The Lithium-ion Battery (LIB) has been a great success in the past years and is poised to electrify the autonomous vehicle, IOT, Mechanical Robotics, and the Unmanned Drones. The LIB market is expected to grow to ~USD 28.7 Bn by 2025. A dozen of leading players in the energy sector have announced their plans to manufacture LIBs in India. For e.g. Exide, Amara Raja, Exicom, Coslight, and Samsung. A spur in joint ventures and strategic collaborations is expected to begin production of Li-Ion Cells & Batteries to reduce the cost and gain competitive advantage.
3. Quick Turnaround of Policies for Commercialization of Drones
Drones have already been successfully tested to disintermediate human intervention in various fields including but not limited to
- Last-mile delivery processes
- Delivery of life-saving drugs in arduous terrains
- Explorations in mining industries
- Surveillance and monitoring
- Seeding and spraying fertilizers in Agriculture
- Search and rescue operations
The policies around the commercialization of drones have been in development in many economies, which, in response to COVID-19, is likely to take priority and put on the fast track. The development and adoption of new generation drones i.e., AI, ML, Cloud, IOT, and Cloud-powered drones, would spike from the current CAGR 56.5%.
The investments and adoption of drones across industries can act as a major contributor in the business continuity wave – the need for businesses to eliminate the dependence on human-based mobility.
4. Cloud will be the Key Pillar of Business Continuity
Cloud computing, in the coming years, would become indispensable. Companies that have taken the maximum hit due to COVID-19 are the ones that had not leveraged cloud for customers’ interactions, workforce collaborations, and operational fluidity. Leaders have started to recognize the incontestable values that cloud can drive for the continuity of a business. We believe that there will be a steep surge in Hybrid and Multi-cloud adoption across the industries. The next few years will be the most defining period for the cloud. The cloud market is expected to grow at CAGR 20%.
5. Hyper Intelligent Automation will be a New Normal
RPA has become all the more quintessential for all customer-facing enterprises and companies. From Chatbots to conversational AIs, RPA is now at the frontline of customer interactions. From HR and Finance Accounting to IT operations and supply chain, most of the business functions are set to adopt RPA rapidly. It is estimated that the RPA market will grow at CAGR 37% to become a USD 7-8 Bn market by 2022.
6. Autonomous Vehicles will enter the Market Faster than Expected
The NAVYA self-driving EVs are already transporting coronavirus test samples from Jacksonville, Florida, which is the testing site, to nearby Mayo clinic, which is the processing location. It is at present, helping to comply with social distancing directives, however in the future, as the technology matures, autonomous vehicles would dramatically reduce the human touchpoints in deliveries and movements.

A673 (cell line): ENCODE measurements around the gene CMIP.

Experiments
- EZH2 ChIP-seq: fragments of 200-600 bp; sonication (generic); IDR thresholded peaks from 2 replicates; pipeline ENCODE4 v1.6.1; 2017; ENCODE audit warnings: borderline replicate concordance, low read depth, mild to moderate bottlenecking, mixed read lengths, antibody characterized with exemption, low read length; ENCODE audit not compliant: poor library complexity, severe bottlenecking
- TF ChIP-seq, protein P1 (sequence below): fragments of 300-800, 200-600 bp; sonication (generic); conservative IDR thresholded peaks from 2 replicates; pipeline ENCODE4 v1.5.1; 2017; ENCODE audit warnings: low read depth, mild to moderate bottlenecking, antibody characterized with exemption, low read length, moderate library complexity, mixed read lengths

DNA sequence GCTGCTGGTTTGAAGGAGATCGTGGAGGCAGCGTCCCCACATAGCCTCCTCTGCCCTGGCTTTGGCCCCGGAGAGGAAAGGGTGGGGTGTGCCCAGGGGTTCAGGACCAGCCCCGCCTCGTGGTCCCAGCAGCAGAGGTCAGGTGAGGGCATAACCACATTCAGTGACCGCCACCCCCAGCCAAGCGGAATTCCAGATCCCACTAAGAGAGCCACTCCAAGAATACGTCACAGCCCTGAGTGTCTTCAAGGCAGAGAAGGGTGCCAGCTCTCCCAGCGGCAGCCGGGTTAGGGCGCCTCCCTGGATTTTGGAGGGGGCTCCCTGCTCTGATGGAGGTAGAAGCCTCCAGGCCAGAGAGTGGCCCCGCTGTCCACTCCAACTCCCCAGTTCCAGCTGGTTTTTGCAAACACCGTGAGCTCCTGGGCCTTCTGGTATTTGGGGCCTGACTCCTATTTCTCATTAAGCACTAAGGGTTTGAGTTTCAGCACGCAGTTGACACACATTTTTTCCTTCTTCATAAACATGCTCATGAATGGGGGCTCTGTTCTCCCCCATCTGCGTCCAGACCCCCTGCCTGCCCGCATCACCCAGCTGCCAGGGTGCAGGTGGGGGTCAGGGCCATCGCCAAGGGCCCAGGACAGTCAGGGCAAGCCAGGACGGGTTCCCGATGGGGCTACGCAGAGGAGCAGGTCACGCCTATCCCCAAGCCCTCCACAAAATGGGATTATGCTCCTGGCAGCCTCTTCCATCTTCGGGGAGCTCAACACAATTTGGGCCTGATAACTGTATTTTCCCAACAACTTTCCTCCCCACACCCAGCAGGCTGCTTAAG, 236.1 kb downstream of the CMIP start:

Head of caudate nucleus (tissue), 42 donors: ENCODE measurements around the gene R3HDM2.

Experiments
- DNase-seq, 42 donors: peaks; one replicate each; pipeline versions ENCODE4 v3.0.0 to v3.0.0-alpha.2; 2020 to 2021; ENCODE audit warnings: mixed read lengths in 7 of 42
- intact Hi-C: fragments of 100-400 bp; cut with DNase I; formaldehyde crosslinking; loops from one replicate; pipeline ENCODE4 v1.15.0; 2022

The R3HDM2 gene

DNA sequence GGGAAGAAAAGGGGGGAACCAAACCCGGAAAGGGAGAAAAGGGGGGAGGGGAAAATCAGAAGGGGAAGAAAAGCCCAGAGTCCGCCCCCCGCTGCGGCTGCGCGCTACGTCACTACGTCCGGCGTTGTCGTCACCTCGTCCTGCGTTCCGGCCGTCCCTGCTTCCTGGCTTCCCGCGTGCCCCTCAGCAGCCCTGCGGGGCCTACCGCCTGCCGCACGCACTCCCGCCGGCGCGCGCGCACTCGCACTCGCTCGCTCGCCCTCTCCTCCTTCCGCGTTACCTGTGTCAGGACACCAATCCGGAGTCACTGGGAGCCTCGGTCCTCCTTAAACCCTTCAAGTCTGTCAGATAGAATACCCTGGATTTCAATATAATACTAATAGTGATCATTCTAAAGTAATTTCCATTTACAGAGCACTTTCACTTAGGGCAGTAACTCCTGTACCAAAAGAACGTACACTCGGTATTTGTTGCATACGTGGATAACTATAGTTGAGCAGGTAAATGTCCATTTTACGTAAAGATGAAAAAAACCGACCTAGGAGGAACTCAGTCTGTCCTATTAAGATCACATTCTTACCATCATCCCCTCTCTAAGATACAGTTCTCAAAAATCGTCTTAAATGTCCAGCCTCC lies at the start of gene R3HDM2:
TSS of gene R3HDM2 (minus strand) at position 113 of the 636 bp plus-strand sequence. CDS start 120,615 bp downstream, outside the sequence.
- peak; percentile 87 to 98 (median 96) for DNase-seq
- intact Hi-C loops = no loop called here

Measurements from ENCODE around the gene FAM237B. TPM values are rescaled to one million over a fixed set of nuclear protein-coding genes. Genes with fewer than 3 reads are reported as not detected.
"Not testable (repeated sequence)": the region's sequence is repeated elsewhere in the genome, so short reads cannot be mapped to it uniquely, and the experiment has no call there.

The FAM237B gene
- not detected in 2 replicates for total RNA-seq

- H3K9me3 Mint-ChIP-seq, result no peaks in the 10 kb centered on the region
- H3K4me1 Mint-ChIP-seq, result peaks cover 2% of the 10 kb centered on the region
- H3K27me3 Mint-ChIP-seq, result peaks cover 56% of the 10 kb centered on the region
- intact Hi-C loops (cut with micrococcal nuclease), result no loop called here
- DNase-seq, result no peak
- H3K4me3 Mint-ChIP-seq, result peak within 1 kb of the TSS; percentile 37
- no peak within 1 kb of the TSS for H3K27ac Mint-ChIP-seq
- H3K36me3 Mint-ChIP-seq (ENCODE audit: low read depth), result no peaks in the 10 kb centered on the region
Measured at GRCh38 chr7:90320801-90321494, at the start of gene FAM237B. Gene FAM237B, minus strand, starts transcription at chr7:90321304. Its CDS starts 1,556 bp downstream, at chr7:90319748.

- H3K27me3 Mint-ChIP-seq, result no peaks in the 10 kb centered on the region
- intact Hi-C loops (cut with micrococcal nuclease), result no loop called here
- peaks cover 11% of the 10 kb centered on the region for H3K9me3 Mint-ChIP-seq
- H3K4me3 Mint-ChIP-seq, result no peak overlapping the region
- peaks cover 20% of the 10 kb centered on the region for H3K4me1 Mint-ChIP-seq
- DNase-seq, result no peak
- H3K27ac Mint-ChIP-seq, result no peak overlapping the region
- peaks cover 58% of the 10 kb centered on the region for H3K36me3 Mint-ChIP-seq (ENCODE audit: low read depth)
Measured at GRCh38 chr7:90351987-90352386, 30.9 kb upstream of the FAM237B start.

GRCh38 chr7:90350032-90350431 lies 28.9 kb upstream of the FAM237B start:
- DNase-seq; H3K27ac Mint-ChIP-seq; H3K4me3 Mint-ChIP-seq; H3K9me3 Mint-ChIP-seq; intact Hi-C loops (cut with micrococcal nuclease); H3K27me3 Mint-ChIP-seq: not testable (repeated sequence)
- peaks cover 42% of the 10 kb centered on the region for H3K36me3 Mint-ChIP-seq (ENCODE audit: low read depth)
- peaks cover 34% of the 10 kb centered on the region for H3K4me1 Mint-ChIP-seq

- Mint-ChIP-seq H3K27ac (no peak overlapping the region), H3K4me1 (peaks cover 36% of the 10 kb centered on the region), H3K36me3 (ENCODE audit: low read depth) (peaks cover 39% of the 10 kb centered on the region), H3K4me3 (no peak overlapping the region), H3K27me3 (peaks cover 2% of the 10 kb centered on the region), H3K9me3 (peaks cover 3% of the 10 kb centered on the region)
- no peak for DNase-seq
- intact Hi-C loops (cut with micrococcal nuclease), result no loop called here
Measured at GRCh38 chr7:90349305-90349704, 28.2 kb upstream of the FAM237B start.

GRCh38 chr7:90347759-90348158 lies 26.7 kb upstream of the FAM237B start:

7. Robots will Take the Job Floor
Worker robots would extend its limit, from doing simple mundane routine jobs to more intelligent responsive jobs. AI, ML, IOT, and Cloud-backed mechanical robots would take the job floors and would perform a mundane job of moving an object, loading a truck to highly complex intuitive work such as operating a factory based on the inputs from the responses from sensors employed in a connected factory. Human intervention would be limited to distant monitoring through cloud console and camera. Interestingly, in the time of social distancing, doctors in Providence Regional Medical Center in Everett, Washington, have successfully used robots to treat COVID-19 patients by sitting outside and remote monitoring. It is also reported that robots are being used for cooking and serving food to COVID-19 patients.
8. The Rise of Human Cloud
It is relatively a new trend wherein the concept of cloud would extend further, from storage, compute and connectivity, to the workforce. The human cloud service providers would provide resources on demand with the flexibility to scale-up/down just as one does in public cloud services. The benefit a company would harness would be from the reduction of fixed costs. The redundancy that the companies saw in terms of FTE utilization, during COVID-19, would be handled well, in the future, by minimizing the FTEs and making use of human cloud extensively.
The Role of Technology in the fight against COVID-19 will be key
The current situation with the global pandemic is unlike any other crisis that companies have seen in recent times. This has compelled executives and leaders to break out of their conventional strategic mindsets and rethink their response to the challenges. The role of technology in the fight against COVID19 will be crucial and innovation will clearly be at the forefront of this transformation. With digital technologies, companies can empower themselves to act rather than react to such situations in the future.